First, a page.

Human rights organisation Amnesty International has welcomed the decision by the Cameroonian authorities to release Anglophone leaders, but urged them to also release others detained on spurious charges.
Amnesty International’s deputy regional director for West and Central Africa Samira Daoud said in a statement that the other detainees including journalists should not be forgotten.
“We should not forget that the Cameroonian authorities are detaining many other individuals on spurious charges related to national security … They should be released immediately and unconditionally,” she said.
Among the detainees she mentioned included Fomusoh Ivo Feh and his two friends who were jailed for 10 years for sharing a private joke about Boko Haram by text message; and Radio France International’s Hausa service journalist Ahmed Abba who was jailed 10 years on terrorism charges.
We should not forget that the Cameroonian authorities are detaining many other individuals on spurious charges related to national security ... They should be released immediately and unconditionally.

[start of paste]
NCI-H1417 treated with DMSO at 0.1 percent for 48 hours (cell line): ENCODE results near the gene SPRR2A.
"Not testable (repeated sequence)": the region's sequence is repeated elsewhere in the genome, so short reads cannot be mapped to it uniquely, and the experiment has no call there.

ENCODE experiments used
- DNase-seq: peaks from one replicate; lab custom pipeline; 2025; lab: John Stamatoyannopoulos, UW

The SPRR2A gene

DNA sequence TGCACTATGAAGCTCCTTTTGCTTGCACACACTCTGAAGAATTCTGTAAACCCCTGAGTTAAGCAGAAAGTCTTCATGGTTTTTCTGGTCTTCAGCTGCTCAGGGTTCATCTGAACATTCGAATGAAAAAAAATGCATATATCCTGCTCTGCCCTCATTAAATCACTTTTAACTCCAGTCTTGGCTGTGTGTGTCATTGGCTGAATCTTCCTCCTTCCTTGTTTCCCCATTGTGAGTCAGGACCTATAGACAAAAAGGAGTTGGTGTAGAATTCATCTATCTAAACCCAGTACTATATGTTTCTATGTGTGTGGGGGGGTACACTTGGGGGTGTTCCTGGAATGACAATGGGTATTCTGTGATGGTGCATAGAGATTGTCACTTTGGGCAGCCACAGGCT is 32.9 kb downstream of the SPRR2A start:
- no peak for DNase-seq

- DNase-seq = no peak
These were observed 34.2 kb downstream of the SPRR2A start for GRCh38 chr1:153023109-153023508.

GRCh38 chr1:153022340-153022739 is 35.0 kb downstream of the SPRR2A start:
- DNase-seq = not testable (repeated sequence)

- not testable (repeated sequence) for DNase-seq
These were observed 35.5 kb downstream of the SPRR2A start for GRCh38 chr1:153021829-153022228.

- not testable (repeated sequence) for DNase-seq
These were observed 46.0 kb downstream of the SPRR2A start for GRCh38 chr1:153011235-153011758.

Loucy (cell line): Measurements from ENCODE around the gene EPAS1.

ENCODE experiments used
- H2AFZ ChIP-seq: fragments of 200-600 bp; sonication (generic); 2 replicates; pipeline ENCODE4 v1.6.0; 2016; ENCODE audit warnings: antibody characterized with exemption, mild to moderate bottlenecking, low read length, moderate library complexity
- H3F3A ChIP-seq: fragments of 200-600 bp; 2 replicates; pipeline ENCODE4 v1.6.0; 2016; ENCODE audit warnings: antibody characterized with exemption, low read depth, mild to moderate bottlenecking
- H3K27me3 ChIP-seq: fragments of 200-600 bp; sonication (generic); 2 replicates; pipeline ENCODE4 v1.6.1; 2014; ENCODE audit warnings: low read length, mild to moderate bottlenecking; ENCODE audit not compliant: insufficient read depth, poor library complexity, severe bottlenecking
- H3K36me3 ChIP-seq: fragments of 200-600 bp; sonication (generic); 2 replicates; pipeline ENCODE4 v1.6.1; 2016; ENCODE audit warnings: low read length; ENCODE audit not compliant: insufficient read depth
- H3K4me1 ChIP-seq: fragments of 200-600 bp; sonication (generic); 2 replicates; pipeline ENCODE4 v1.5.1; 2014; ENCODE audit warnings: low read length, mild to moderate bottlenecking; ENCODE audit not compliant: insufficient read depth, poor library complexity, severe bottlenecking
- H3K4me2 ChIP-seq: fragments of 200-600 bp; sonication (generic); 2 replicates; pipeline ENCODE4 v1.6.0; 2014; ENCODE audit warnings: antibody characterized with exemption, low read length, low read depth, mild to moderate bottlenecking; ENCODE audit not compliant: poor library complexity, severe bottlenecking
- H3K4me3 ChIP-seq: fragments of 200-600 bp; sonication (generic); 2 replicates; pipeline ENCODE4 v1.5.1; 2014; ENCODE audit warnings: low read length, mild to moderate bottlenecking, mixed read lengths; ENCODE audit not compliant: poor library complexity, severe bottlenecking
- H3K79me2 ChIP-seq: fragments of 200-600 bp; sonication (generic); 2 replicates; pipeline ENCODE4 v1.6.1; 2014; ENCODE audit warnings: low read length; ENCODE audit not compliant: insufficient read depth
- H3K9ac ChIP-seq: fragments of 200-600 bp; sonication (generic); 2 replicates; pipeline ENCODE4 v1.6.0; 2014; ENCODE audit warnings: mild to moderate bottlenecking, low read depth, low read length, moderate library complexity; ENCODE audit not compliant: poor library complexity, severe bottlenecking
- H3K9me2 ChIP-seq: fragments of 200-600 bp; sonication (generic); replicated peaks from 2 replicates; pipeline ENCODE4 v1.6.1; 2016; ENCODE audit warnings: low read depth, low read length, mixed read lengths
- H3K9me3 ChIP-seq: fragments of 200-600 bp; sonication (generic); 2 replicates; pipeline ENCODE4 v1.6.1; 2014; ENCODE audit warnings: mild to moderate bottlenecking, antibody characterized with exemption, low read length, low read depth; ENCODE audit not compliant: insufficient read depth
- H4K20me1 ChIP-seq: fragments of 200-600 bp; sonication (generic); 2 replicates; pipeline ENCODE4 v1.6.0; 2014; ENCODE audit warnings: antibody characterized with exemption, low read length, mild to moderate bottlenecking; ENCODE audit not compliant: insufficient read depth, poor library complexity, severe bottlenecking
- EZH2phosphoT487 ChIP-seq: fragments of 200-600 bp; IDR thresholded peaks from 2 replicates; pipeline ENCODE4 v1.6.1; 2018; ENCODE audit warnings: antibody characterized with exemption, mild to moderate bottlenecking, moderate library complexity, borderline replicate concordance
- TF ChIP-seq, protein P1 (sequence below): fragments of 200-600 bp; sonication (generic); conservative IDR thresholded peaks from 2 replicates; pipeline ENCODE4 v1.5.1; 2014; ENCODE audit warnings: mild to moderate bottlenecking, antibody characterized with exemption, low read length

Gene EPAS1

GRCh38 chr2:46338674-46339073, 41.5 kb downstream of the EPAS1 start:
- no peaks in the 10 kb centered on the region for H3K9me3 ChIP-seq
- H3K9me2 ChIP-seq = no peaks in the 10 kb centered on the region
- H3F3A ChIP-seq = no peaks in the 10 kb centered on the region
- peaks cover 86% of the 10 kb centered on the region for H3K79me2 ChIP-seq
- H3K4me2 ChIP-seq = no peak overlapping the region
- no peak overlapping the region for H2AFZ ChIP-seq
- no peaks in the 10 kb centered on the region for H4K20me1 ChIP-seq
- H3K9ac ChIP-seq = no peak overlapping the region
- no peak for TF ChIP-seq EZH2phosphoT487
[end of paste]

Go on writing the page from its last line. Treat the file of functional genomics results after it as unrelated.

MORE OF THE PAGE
She also mentioned Aboubakar Siddiki, leader of the political party Mouvement patriotique du salut camerounais and Abdoulaye Harissou who have been held in detention for more than three years without trial.
President Paul Biya ordered the release and dropping of all charges against arrested leaders of the Anglophone South West and North West regions.Lawyer Felix Nkongho, Dr Neba Fontem, and Ayah Paul Abine among others were facing charges at the Yaounde Military Tribunal.
They were arrested six months ago and accused of inciting violence during the protests in the regions.
They pleaded not guilty to the charges which included complicity in hostility against the homeland, secession, civil war, and campaigning for federalism.
Late last year, series of protests were held against marginalisation in the Anglophone regions.
Anglophone teachers, lawyers and students were beaten and intimidated by the security forces during peaceful protests against the imposition of the French language on their schools and courts.
Anglophone journalists also condemned a government order banning all radio and television discussions on the political situation in the region.
President Biya subsequently signed a decree establishing the National Commission of Bilingualism and Multiculturalism to solve the matter.
Rights groups have raised concerns about increasing repression under the 35-year-old rule of President Biya.